WASHINGTON - Russia’s foreign spy chief, who is under U.S. sanctions, met last week outside Washington with U.S. intelligence officials, two U.S. sources said, confirming a disclosure that intensified political infighting over probes into Moscow’s alleged meddling in the 2016 U.S. election.
Sergey Naryshkin, head of the Russian service known by its acronym SVR, held talks with U.S. Director of National Intelligence Dan Coats and other U.S. intelligence officials, the sources said. The sources did not reveal the topics discussed.
A Russian Embassy tweet disclosed Naryshkin’s visit. It cited a state-run ITAR-Tass news report that quoted Russia’s ambassador to Washington, Anatoly Antonov, as telling Rossiya-1 television that Naryshkin and his U.S. counterparts discussed the “joint struggle against terrorism.”
Antonov did not identify the U.S. intelligence officials with whom he met.
The Central Intelligence Agency declined to comment. Coats’ office said that while it does not discuss U.S. intelligence officials’ schedules, “any interaction with foreign intelligence agencies would have been conducted in accordance with U.S. law and in consultation with appropriate departments and agencies.”
News of Naryshkin’s secret visit poured fresh fuel on the battles pitting the Trump administration and its Republican defenders against Democrats over investigations into Moscow’s alleged 2016 election interference.
Senate Minority Leader Chuck Schumer demanded that the administration “immediately come clean and answer questions — which U.S. officials did he meet with? Did any White House or National Security Council official meet with Naryshkin? What did they discuss?”
The key question, Schumer told reporters, is whether Naryshkin’s visit accounted for the administration’s decision on Monday not to slap new sanctions on Russia under a law passed last year to punish Moscow’s purported election meddling.
“Russia hacked our elections,” Schumer said. “We sanctioned the head of their foreign intelligence and then the Trump administration invites him to waltz through our front door.”
A January 2017 U.S. intelligence report concluded that Russia conducted an influence campaign of hacking and other measures aimed at swinging the 2016 presidential vote to Trump over his Democratic challenger, Hillary Clinton.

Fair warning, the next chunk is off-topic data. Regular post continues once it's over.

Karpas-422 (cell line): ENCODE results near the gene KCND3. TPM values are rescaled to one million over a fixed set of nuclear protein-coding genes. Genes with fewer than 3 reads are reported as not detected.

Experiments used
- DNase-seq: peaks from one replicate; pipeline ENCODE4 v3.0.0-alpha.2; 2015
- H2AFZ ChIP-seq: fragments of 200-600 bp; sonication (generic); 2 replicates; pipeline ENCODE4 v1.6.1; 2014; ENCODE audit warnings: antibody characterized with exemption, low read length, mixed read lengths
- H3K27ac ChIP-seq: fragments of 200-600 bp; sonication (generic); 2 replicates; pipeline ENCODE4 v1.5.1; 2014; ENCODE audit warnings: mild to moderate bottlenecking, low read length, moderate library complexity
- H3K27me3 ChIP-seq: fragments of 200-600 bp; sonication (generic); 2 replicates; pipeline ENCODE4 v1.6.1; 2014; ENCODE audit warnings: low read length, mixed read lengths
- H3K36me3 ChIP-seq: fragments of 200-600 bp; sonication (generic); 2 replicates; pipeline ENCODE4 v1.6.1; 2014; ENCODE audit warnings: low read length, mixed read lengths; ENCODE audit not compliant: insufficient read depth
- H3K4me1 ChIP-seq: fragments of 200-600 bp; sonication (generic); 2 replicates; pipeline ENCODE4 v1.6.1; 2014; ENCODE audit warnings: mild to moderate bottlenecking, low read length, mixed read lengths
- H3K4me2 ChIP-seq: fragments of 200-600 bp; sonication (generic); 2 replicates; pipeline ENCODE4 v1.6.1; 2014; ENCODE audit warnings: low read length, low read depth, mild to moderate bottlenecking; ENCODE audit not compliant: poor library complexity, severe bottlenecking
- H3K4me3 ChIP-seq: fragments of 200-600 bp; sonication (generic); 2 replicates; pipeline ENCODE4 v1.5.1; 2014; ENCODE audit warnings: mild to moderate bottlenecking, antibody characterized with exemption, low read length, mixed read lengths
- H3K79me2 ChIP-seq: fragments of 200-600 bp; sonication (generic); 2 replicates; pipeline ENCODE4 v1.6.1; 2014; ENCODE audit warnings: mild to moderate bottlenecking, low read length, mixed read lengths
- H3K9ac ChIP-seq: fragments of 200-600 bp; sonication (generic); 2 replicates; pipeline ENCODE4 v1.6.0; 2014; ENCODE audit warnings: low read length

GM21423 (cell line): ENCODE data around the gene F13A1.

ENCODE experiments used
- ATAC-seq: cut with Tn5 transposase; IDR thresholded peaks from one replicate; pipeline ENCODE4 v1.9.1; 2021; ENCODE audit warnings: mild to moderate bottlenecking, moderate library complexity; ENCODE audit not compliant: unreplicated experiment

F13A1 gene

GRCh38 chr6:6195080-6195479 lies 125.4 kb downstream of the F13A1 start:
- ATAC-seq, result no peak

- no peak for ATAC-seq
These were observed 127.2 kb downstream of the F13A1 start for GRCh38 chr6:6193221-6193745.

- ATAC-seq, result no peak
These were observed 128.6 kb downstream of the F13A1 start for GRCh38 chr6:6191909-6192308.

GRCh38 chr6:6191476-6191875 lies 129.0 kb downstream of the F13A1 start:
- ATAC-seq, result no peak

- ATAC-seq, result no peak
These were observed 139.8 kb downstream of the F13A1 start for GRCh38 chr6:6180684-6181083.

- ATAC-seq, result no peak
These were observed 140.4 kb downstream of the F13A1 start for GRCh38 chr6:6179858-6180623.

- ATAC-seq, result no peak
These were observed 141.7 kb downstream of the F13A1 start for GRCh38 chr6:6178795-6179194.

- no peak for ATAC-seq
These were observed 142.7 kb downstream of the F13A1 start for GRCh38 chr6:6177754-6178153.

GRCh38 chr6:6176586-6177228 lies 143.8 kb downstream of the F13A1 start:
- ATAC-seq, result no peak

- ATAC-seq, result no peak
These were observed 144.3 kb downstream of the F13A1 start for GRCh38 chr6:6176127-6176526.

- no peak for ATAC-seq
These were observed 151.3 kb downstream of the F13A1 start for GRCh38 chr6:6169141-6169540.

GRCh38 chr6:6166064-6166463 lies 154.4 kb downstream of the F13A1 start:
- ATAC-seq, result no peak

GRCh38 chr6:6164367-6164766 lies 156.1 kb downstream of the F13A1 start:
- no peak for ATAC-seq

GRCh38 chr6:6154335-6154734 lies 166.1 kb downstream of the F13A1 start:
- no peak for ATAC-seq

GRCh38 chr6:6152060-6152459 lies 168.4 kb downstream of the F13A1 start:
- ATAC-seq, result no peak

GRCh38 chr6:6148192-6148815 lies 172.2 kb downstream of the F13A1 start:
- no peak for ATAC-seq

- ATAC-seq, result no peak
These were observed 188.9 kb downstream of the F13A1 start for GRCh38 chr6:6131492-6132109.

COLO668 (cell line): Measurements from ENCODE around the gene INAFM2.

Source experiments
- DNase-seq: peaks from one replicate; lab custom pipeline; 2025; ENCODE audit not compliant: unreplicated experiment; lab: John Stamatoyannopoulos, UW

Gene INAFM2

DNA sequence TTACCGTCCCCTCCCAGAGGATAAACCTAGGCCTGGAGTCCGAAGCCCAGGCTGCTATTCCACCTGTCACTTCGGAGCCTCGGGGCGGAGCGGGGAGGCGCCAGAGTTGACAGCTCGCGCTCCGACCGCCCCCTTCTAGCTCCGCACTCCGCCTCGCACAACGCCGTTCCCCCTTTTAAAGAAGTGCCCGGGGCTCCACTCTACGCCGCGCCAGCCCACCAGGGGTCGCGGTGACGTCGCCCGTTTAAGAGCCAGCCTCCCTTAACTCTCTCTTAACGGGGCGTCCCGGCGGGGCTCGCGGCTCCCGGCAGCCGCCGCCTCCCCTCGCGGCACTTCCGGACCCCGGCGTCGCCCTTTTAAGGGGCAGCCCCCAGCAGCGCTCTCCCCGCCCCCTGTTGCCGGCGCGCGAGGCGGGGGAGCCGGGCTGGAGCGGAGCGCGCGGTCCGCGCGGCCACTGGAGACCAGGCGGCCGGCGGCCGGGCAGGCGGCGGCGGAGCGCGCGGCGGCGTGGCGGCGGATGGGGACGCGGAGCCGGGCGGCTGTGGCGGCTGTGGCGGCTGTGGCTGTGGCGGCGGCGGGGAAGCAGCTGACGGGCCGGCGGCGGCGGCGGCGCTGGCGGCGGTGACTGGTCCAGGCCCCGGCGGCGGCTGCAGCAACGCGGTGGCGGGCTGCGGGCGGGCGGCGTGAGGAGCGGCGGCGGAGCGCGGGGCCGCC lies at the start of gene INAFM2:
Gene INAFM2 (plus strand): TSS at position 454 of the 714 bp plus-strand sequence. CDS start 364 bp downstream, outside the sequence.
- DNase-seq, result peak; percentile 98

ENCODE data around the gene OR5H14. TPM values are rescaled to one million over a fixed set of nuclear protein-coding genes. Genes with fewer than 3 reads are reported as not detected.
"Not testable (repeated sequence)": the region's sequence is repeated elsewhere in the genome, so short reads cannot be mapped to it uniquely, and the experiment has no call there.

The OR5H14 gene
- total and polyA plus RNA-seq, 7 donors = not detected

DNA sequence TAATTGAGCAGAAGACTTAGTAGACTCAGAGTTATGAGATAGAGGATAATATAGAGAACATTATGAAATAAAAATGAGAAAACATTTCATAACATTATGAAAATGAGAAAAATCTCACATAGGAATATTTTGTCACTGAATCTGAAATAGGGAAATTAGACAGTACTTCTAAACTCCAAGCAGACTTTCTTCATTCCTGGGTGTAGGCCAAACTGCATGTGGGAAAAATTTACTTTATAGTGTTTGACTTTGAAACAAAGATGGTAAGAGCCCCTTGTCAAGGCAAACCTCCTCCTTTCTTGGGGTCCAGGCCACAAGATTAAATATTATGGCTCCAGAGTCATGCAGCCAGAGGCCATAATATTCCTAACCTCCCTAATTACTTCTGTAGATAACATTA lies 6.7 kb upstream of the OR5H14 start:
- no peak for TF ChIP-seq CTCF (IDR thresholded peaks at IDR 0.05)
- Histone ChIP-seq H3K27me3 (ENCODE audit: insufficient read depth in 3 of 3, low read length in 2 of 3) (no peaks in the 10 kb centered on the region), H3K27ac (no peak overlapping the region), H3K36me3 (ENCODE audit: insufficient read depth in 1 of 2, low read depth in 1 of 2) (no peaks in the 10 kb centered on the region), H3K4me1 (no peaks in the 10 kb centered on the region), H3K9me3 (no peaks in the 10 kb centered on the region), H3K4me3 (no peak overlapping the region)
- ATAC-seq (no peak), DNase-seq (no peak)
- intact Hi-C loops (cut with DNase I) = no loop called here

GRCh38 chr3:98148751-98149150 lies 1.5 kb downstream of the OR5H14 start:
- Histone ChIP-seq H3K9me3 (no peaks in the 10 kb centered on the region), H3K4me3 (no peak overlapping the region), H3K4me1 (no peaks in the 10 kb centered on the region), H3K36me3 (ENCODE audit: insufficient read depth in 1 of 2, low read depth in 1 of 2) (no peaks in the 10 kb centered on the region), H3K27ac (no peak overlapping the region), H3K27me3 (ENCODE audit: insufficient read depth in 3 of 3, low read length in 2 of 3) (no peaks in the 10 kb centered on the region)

Last week, the Dutch newspaper de Volkskrant reported that the Netherlands intelligence concluded that some of the Russians running a hacking operation, known as "Cozy Bear," against Democratic organizations were SVR agents.
CIA Director Mike Pompeo told the BBC in an interview last weekend that he had not “seen a significant decrease” in Russian attempts at subversion in Europe and the United States, and he expects Moscow to meddle in November’s U.S. mid-term elections.
Congressional panels and Special Counsel Robert Mueller are investigating Russia’s alleged interference and possible collusion between Moscow and Trump’s election campaign. Russia denies it meddled and Trump dismissed the allegations of collusion as a political witch hunt.
Naryshkin’s visit coincided with other serious disputes in U.S.-Russian relations. They include Russia’s 2014 seizure of Crimea and its interference in Ukraine and Russia’s military intervention on the government’s side in the Syrian civil war.
Washington and Moscow cooperate in some areas, including the fight against Islamic militant groups, officials said.
For example, a month ago the United States provided advance warning to Russia that allowed it to thwart a terrorist plot in St. Petersburg, the White House said.
Naryshkin, who was appointed by Russian President Vladimir Putin to head the SVR in September 2016, was sanctioned by the Obama administration in March 2014 as part of the U.S. response to Russia’s annexation of Crimea. At the time, he was speaker of the lower house of the Russian parliament.
He was banned from entering the United States, but sanctions experts said there are processes for providing people under sanction permission to enter for official business. Meetings between foreign intelligence chiefs, even from rival nations, mostly are kept secret but are not unusual.